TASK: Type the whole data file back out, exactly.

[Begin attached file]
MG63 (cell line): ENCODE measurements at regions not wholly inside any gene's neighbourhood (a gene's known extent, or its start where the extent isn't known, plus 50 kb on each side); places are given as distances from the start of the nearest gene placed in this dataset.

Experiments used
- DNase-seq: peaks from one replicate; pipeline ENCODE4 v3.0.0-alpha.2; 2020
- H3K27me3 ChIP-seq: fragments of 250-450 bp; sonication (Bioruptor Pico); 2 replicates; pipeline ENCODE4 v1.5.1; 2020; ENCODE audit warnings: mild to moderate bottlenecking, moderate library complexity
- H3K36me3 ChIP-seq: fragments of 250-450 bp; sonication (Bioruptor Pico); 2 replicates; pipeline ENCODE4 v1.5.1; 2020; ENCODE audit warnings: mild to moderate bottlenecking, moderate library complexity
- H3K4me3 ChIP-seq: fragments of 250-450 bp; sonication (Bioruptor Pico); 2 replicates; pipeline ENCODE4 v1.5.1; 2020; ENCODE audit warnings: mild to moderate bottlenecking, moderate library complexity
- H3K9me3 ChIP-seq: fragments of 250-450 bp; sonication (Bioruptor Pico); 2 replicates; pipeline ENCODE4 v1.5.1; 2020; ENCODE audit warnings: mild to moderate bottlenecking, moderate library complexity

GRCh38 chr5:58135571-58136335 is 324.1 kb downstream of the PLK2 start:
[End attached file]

MG63 (cell line): ENCODE measurements at regions not wholly inside any gene's neighbourhood (a gene's known extent, or its start where the extent isn't known, plus 50 kb on each side); places are given as distances from the start of the nearest gene placed in this dataset.

Experiments used
- DNase-seq: peaks from one replicate; pipeline ENCODE4 v3.0.0-alpha.2; 2020
- H3K27me3 ChIP-seq: fragments of 250-450 bp; sonication (Bioruptor Pico); 2 replicates; pipeline ENCODE4 v1.5.1; 2020; ENCODE audit warnings: mild to moderate bottlenecking, moderate library complexity
- H3K36me3 ChIP-seq: fragments of 250-450 bp; sonication (Bioruptor Pico); 2 replicates; pipeline ENCODE4 v1.5.1; 2020; ENCODE audit warnings: mild to moderate bottlenecking, moderate library complexity
- H3K4me3 ChIP-seq: fragments of 250-450 bp; sonication (Bioruptor Pico); 2 replicates; pipeline ENCODE4 v1.5.1; 2020; ENCODE audit warnings: mild to moderate bottlenecking, moderate library complexity
- H3K9me3 ChIP-seq: fragments of 250-450 bp; sonication (Bioruptor Pico); 2 replicates; pipeline ENCODE4 v1.5.1; 2020; ENCODE audit warnings: mild to moderate bottlenecking, moderate library complexity

GRCh38 chr5:58135571-58136335 is 324.1 kb downstream of the PLK2 start: